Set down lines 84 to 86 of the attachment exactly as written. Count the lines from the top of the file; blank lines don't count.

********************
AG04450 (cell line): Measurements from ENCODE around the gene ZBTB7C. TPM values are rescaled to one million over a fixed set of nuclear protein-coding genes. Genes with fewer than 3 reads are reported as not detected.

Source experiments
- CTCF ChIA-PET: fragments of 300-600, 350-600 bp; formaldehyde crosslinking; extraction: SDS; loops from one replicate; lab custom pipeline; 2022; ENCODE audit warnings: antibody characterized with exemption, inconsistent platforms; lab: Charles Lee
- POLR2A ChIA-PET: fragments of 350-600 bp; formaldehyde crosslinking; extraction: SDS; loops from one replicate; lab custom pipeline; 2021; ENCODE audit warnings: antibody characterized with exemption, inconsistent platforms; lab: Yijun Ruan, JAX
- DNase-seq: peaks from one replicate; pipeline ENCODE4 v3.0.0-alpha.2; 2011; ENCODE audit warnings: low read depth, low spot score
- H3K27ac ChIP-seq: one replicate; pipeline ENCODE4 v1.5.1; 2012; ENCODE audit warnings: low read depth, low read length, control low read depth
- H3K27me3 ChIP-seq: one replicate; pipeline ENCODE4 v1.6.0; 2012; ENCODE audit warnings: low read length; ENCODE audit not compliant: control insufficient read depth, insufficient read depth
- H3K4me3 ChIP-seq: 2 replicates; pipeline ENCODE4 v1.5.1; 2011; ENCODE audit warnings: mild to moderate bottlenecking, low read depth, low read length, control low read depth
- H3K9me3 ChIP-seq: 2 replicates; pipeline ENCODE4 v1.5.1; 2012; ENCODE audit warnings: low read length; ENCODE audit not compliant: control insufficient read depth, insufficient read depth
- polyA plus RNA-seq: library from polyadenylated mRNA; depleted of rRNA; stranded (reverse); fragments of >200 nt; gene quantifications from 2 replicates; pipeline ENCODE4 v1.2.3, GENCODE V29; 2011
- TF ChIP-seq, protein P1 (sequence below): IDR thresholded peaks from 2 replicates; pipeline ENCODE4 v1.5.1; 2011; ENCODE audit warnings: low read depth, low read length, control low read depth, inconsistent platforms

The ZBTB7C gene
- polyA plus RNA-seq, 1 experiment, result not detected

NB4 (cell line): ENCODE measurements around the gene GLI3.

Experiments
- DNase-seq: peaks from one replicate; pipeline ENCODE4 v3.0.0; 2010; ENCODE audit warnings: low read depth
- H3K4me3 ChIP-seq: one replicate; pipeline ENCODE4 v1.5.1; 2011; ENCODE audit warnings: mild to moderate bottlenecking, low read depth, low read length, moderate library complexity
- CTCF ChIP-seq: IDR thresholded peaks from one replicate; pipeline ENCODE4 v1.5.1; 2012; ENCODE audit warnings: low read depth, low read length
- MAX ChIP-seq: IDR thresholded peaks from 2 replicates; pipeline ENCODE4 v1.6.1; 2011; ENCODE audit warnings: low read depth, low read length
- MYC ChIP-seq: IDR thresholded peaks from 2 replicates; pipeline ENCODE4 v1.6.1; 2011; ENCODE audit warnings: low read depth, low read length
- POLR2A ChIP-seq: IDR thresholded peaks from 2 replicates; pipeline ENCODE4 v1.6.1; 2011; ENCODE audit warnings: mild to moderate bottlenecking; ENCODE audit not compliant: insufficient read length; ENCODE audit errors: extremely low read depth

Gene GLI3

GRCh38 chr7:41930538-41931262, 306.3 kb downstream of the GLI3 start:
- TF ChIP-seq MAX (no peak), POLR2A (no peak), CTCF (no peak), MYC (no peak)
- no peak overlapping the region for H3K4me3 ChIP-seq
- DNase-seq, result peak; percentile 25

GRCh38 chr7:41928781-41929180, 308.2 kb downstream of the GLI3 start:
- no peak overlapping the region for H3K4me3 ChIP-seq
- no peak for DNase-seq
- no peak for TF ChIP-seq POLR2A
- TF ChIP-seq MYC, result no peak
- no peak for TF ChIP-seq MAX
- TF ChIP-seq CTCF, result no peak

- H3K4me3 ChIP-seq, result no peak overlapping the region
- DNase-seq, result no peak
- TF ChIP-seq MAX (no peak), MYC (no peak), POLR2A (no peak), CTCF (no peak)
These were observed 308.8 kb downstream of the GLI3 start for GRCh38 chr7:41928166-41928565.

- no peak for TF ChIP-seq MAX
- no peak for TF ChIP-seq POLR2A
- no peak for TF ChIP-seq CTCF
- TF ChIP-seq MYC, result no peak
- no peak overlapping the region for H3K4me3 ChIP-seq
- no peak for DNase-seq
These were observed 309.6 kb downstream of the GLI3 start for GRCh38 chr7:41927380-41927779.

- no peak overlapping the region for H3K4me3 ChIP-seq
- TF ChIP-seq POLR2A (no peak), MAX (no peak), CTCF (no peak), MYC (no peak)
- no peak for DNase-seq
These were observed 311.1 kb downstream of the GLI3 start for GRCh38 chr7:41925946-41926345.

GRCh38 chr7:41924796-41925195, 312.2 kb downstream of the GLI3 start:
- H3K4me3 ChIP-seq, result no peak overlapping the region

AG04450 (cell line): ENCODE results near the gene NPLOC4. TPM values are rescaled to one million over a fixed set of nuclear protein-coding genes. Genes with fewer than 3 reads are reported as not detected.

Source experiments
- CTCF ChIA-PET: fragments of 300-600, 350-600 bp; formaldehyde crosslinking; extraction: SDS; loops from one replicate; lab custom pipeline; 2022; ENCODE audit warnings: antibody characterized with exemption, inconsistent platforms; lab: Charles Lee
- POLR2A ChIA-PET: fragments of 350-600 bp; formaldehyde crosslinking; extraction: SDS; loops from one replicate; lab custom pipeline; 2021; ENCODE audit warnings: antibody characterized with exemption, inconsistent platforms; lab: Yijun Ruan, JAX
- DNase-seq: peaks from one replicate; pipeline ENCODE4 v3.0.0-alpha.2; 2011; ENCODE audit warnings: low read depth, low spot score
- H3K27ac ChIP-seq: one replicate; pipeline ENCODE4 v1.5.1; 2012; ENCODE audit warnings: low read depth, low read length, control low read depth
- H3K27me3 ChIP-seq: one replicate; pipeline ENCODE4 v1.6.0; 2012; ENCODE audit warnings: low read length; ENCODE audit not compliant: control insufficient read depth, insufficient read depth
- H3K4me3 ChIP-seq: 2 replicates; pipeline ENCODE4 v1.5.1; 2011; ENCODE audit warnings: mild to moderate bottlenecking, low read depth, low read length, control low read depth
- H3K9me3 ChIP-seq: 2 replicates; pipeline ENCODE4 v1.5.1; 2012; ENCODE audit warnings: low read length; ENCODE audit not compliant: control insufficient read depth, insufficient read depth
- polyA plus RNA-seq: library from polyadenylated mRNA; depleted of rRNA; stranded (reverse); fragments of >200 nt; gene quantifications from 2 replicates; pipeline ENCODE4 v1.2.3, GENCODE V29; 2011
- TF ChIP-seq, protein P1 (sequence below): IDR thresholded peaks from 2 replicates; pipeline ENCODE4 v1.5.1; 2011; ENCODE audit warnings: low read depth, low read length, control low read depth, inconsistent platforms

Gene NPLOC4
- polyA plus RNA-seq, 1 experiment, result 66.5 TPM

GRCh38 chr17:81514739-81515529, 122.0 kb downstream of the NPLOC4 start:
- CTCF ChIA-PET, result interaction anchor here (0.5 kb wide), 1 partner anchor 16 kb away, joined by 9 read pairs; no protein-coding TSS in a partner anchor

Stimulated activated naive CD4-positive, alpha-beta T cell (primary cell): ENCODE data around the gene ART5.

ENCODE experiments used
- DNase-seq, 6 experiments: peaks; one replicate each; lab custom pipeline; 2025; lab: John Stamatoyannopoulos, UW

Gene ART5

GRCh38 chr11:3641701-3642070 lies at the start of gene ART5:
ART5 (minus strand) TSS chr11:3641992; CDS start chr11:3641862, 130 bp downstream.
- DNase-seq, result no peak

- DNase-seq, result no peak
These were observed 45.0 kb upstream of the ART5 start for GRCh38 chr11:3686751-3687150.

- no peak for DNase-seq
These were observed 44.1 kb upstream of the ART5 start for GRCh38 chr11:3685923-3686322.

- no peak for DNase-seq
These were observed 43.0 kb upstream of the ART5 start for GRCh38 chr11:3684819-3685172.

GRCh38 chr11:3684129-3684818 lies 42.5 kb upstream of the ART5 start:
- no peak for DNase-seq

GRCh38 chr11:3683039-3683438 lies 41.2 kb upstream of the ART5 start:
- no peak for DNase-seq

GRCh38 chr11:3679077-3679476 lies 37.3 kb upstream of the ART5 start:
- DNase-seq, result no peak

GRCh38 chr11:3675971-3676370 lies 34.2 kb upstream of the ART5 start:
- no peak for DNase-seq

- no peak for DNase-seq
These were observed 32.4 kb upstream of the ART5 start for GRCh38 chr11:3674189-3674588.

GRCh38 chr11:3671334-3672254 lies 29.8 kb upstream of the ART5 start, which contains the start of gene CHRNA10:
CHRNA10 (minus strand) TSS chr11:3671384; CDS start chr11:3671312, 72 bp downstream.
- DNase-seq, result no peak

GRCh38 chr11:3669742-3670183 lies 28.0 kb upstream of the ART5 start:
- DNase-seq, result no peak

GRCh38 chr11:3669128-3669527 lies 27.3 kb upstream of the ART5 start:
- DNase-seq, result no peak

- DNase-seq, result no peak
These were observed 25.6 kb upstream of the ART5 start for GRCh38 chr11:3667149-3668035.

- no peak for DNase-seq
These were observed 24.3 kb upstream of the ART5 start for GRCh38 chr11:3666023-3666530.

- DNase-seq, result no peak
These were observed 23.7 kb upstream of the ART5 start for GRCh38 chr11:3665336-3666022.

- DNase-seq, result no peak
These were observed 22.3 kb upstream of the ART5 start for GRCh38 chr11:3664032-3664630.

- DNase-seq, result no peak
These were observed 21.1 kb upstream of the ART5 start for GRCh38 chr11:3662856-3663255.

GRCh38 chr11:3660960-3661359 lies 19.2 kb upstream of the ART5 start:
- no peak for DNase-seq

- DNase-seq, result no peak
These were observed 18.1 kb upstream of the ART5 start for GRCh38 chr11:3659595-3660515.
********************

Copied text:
- DNase-seq, result no peak

GRCh38 chr11:3675971-3676370 lies 34.2 kb upstream of the ART5 start:
- no peak for DNase-seq